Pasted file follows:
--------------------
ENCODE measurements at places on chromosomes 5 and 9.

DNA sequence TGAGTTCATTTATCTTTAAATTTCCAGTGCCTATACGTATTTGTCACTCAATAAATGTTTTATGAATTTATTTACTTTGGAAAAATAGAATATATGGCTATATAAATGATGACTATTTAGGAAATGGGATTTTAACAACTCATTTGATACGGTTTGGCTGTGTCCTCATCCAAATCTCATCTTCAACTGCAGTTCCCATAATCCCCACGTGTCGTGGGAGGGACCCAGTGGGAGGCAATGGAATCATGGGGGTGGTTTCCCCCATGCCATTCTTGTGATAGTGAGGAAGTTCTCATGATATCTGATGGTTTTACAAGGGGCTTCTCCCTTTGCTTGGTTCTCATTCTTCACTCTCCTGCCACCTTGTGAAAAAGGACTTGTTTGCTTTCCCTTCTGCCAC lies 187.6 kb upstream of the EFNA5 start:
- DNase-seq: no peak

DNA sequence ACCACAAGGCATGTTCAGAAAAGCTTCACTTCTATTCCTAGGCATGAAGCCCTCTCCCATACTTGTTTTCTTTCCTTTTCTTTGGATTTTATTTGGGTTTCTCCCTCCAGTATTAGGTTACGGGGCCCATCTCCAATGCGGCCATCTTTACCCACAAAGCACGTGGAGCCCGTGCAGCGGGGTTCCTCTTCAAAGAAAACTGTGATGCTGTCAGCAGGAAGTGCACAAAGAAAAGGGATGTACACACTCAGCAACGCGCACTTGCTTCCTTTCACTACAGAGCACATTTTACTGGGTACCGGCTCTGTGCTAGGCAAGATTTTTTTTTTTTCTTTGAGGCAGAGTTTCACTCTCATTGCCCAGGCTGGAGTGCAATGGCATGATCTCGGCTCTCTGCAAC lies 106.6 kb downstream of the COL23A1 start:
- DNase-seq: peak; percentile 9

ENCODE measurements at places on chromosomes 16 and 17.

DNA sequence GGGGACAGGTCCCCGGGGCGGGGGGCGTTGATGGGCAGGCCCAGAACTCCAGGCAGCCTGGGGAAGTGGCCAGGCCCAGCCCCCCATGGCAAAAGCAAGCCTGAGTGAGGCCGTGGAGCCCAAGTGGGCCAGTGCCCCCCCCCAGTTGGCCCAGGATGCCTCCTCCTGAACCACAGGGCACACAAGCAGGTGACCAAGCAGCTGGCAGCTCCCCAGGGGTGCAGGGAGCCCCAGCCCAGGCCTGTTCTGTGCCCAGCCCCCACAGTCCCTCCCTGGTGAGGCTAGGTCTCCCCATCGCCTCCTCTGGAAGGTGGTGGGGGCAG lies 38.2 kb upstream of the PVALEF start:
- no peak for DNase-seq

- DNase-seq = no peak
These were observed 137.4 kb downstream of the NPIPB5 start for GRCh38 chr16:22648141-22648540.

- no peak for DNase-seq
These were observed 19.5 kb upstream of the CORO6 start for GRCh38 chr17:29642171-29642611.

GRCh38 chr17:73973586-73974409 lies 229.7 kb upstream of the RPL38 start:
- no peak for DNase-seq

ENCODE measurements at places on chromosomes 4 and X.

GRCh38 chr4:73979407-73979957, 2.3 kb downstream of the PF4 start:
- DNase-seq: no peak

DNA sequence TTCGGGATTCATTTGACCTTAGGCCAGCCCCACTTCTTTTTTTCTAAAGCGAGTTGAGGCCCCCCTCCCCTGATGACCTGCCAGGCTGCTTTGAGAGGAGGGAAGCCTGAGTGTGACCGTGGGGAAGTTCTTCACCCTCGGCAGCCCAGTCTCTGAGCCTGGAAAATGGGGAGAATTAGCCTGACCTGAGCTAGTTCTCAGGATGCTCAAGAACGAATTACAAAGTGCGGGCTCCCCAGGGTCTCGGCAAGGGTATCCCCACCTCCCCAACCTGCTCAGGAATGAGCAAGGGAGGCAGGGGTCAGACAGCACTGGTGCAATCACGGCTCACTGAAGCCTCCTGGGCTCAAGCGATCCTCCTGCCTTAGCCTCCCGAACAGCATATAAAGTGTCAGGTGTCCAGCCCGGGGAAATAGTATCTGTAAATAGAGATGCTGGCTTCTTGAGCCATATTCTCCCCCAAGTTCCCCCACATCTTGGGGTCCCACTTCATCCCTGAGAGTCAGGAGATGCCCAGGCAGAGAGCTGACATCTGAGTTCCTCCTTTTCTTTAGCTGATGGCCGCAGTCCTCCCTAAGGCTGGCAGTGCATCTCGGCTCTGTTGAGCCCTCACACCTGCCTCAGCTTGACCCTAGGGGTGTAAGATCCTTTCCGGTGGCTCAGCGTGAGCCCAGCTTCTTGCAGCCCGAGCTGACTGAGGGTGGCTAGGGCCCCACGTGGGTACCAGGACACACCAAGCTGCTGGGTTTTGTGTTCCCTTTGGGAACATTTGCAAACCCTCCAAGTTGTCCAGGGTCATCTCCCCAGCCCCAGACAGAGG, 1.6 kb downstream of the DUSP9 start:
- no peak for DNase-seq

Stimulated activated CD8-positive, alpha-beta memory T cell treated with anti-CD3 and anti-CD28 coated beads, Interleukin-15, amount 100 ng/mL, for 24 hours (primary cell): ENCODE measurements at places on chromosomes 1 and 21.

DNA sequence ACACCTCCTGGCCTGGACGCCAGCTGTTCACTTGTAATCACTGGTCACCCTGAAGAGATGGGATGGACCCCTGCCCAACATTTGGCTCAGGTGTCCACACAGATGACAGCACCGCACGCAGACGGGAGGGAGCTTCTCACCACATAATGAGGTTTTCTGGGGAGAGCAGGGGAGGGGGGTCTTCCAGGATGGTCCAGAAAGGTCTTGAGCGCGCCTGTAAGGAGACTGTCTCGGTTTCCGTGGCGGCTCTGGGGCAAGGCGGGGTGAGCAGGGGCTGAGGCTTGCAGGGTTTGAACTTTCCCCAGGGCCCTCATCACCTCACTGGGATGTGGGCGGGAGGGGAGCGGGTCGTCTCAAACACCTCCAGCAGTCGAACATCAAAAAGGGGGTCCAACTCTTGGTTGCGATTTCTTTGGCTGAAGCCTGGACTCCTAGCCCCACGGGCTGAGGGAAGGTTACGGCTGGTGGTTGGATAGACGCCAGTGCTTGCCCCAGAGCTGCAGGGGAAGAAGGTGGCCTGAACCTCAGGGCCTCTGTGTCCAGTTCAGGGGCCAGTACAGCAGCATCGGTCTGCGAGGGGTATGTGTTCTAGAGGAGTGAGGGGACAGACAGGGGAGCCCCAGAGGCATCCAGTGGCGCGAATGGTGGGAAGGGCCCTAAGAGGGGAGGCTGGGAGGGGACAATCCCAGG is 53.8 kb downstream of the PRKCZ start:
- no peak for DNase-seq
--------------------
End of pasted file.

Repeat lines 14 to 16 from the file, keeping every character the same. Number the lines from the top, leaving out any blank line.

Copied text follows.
- no peak for DNase-seq

ENCODE measurements at places on chromosomes 4 and X.

GRCh38 chr4:73979407-73979957, 2.3 kb downstream of the PF4 start: